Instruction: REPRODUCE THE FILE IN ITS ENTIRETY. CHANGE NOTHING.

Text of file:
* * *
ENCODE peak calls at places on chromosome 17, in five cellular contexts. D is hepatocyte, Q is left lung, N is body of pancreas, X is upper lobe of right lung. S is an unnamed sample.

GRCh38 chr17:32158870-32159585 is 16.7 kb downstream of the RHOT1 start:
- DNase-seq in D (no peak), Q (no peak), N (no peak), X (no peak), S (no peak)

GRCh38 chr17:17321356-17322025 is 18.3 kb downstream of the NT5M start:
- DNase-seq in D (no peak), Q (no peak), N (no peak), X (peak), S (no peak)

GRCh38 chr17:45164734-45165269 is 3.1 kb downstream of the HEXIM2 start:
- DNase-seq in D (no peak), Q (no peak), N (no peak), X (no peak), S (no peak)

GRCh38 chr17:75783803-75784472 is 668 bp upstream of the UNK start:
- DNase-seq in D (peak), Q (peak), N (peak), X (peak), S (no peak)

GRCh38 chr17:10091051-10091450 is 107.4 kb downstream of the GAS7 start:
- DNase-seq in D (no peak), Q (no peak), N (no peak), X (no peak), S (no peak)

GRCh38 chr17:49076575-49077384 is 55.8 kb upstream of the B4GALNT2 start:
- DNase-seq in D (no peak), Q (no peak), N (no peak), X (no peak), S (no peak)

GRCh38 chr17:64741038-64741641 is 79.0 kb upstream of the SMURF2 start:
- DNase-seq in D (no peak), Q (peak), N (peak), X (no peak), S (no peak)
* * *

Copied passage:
ENCODE peak calls at places on chromosome 17, in five cellular contexts. D is hepatocyte, Q is left lung, N is body of pancreas, X is upper lobe of right lung. S is an unnamed sample.

GRCh38 chr17:32158870-32159585 is 16.7 kb downstream of the RHOT1 start:
- DNase-seq in D (no peak), Q (no peak), N (no peak), X (no peak), S (no peak)

GRCh38 chr17:17321356-17322025 is 18.3 kb downstream of the NT5M start:
- DNase-seq in D (no peak), Q (no peak), N (no peak), X (peak), S (no peak)

GRCh38 chr17:45164734-45165269 is 3.1 kb downstream of the HEXIM2 start:
- DNase-seq in D (no peak), Q (no peak), N (no peak), X (no peak), S (no peak)

GRCh38 chr17:75783803-75784472 is 668 bp upstream of the UNK start:
- DNase-seq in D (peak), Q (peak), N (peak), X (peak), S (no peak)

GRCh38 chr17:10091051-10091450 is 107.4 kb downstream of the GAS7 start:
- DNase-seq in D (no peak), Q (no peak), N (no peak), X (no peak), S (no peak)

GRCh38 chr17:49076575-49077384 is 55.8 kb upstream of the B4GALNT2 start:
- DNase-seq in D (no peak), Q (no peak), N (no peak), X (no peak), S (no peak)

GRCh38 chr17:64741038-64741641 is 79.0 kb upstream of the SMURF2 start:
- DNase-seq in D (no peak), Q (peak), N (peak), X (no peak), S (no peak)